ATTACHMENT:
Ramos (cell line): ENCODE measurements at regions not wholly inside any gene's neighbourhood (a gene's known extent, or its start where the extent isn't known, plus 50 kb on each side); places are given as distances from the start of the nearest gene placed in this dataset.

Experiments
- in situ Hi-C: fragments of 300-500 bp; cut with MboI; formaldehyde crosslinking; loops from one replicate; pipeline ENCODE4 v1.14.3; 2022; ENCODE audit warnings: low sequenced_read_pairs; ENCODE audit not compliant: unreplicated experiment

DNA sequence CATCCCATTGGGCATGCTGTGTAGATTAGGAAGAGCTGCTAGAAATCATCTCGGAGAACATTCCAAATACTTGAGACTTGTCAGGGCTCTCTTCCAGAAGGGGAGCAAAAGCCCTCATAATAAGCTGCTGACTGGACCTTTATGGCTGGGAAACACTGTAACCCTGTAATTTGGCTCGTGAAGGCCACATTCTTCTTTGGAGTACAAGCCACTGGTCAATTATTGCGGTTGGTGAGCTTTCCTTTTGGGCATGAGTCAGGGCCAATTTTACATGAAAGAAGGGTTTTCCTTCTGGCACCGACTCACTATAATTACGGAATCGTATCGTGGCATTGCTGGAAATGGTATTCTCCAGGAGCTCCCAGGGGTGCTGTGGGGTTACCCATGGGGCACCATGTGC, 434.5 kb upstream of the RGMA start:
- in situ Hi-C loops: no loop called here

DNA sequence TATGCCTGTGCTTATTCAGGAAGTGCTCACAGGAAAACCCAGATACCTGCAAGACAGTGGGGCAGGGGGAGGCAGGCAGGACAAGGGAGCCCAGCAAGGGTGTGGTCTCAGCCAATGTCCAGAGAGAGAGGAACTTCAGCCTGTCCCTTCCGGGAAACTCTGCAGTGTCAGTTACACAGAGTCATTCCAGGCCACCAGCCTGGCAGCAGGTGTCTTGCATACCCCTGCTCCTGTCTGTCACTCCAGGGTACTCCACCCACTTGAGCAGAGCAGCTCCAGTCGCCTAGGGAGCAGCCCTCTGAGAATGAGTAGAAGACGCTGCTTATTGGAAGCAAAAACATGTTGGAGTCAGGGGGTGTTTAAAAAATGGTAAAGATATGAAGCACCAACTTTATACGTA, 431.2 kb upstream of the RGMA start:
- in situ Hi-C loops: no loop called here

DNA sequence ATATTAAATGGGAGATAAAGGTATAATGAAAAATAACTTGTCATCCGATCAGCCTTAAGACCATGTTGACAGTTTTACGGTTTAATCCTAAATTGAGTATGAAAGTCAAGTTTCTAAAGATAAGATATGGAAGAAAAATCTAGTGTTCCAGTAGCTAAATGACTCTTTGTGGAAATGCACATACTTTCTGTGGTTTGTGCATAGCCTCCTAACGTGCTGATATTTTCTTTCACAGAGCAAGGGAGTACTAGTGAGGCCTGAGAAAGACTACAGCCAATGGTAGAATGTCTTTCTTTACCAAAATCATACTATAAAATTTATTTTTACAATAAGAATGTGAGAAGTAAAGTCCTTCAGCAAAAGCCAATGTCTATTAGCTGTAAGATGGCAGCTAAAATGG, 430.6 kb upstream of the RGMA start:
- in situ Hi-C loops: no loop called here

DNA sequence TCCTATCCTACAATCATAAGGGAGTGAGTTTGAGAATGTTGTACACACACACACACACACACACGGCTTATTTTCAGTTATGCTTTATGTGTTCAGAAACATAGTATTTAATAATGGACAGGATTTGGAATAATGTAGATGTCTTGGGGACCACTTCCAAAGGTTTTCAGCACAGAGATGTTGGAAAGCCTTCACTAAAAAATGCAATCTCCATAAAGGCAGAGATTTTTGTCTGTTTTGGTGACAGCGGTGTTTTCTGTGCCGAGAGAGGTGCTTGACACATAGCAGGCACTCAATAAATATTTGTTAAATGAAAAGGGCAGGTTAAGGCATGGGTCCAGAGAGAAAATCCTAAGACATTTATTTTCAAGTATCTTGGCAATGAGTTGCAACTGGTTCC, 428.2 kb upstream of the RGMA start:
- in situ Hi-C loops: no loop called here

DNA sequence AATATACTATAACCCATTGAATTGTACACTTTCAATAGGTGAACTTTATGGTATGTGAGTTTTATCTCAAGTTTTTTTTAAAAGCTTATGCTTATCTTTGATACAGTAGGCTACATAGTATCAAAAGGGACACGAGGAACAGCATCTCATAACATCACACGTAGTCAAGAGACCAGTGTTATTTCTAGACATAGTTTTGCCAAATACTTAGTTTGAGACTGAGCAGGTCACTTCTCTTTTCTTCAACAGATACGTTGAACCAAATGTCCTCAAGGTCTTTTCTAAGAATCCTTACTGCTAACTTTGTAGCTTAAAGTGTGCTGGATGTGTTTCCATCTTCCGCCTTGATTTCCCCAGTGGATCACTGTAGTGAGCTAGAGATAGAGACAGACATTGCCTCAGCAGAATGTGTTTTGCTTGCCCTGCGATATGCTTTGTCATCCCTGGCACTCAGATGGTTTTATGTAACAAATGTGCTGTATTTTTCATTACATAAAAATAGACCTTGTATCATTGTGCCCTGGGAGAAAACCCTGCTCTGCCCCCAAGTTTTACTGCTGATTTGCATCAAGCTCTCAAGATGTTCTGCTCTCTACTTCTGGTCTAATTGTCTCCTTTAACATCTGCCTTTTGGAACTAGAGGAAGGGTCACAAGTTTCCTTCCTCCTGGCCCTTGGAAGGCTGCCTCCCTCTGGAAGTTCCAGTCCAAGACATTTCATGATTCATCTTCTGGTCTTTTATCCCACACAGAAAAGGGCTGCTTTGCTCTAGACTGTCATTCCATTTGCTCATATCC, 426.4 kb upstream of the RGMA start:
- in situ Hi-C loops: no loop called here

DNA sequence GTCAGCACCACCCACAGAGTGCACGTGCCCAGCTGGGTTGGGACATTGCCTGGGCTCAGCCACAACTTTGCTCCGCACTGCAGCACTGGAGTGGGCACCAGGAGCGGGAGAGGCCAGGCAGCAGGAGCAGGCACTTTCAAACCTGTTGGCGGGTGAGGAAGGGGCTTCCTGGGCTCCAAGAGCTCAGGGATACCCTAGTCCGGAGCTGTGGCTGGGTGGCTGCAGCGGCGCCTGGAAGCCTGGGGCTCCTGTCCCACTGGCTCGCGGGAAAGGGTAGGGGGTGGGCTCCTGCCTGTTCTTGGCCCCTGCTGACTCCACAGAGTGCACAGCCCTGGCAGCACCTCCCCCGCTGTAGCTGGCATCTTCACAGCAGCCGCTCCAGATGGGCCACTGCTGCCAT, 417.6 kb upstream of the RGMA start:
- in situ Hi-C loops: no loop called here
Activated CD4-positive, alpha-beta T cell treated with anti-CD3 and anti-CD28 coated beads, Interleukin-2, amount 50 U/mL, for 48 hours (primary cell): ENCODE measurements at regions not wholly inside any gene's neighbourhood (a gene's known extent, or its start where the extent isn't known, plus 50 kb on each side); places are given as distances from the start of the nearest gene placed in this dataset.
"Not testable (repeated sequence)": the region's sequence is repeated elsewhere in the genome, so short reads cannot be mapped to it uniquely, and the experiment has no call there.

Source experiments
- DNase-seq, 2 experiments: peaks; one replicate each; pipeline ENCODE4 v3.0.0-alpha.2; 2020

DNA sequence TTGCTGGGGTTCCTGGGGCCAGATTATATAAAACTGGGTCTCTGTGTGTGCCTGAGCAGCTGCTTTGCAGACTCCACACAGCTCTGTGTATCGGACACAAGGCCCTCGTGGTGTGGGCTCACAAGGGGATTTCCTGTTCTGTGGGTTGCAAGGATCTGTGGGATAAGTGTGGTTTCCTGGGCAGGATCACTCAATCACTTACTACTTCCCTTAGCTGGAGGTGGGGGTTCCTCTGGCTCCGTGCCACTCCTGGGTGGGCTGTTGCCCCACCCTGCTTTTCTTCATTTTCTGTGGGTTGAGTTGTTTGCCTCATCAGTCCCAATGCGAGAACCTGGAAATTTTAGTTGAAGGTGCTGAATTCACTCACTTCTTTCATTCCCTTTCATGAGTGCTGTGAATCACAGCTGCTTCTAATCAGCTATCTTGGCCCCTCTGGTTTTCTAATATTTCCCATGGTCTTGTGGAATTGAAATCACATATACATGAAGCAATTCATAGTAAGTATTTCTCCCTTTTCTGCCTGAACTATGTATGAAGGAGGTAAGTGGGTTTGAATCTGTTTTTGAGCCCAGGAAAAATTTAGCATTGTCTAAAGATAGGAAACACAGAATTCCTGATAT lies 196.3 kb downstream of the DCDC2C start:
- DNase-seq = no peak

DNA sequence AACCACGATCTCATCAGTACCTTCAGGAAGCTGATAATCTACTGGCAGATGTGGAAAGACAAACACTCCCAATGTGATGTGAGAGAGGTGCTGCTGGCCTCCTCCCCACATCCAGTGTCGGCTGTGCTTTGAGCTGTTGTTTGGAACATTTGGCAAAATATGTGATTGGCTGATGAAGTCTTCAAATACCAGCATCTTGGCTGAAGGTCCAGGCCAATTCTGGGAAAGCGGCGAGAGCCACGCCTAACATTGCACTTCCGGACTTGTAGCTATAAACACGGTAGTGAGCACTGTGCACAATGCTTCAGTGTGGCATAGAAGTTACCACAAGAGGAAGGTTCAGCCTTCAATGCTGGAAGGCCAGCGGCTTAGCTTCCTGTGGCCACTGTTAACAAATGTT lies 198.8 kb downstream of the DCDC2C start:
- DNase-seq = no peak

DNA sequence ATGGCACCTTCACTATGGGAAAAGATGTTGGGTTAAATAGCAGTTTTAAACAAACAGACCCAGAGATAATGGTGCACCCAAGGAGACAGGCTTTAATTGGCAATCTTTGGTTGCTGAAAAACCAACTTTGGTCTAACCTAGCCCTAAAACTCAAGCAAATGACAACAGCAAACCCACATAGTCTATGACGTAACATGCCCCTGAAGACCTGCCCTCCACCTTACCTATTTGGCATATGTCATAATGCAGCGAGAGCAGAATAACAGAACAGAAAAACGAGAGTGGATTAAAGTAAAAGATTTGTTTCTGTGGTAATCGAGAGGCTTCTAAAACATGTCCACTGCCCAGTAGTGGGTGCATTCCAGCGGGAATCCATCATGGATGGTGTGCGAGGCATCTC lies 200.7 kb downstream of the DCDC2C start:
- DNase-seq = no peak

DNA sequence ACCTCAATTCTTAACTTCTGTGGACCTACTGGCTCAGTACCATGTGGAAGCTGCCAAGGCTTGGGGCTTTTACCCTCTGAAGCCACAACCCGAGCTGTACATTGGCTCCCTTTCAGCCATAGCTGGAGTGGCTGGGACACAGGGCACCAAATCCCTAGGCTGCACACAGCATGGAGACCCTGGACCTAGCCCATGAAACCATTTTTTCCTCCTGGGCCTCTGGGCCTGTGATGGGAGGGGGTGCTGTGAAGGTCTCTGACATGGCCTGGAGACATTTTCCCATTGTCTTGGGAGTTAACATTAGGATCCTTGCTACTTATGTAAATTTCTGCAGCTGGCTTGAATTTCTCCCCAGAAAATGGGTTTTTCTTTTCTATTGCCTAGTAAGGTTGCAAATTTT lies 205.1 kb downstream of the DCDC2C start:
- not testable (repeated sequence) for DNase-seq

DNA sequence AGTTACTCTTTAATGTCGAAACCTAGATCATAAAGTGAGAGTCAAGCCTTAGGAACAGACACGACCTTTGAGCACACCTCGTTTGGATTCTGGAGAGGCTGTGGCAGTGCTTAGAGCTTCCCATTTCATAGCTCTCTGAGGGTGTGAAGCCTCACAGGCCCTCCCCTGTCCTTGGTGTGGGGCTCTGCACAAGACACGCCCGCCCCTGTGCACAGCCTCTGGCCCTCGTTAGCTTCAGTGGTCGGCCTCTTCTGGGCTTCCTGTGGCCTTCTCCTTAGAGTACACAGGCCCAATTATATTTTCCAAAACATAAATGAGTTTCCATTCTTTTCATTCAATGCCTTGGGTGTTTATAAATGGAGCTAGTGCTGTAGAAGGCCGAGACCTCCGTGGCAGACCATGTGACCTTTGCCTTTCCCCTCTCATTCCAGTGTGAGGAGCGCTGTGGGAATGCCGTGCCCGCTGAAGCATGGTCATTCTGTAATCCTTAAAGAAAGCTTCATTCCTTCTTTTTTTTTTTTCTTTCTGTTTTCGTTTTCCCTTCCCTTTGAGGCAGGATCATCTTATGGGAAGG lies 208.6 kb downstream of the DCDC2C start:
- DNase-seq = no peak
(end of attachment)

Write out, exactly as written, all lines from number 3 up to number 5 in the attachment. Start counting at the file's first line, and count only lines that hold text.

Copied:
- in situ Hi-C: fragments of 300-500 bp; cut with MboI; formaldehyde crosslinking; loops from one replicate; pipeline ENCODE4 v1.14.3; 2022; ENCODE audit warnings: low sequenced_read_pairs; ENCODE audit not compliant: unreplicated experiment

DNA sequence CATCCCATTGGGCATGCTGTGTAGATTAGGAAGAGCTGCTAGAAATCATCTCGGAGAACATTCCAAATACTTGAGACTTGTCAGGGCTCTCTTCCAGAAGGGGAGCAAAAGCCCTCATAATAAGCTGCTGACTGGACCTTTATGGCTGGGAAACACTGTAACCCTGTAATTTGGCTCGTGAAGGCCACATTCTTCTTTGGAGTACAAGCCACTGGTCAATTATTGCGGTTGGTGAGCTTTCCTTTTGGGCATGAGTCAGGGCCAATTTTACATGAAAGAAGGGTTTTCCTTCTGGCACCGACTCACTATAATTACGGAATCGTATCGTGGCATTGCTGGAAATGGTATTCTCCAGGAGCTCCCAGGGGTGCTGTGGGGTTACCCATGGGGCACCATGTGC, 434.5 kb upstream of the RGMA start:
- in situ Hi-C loops: no loop called here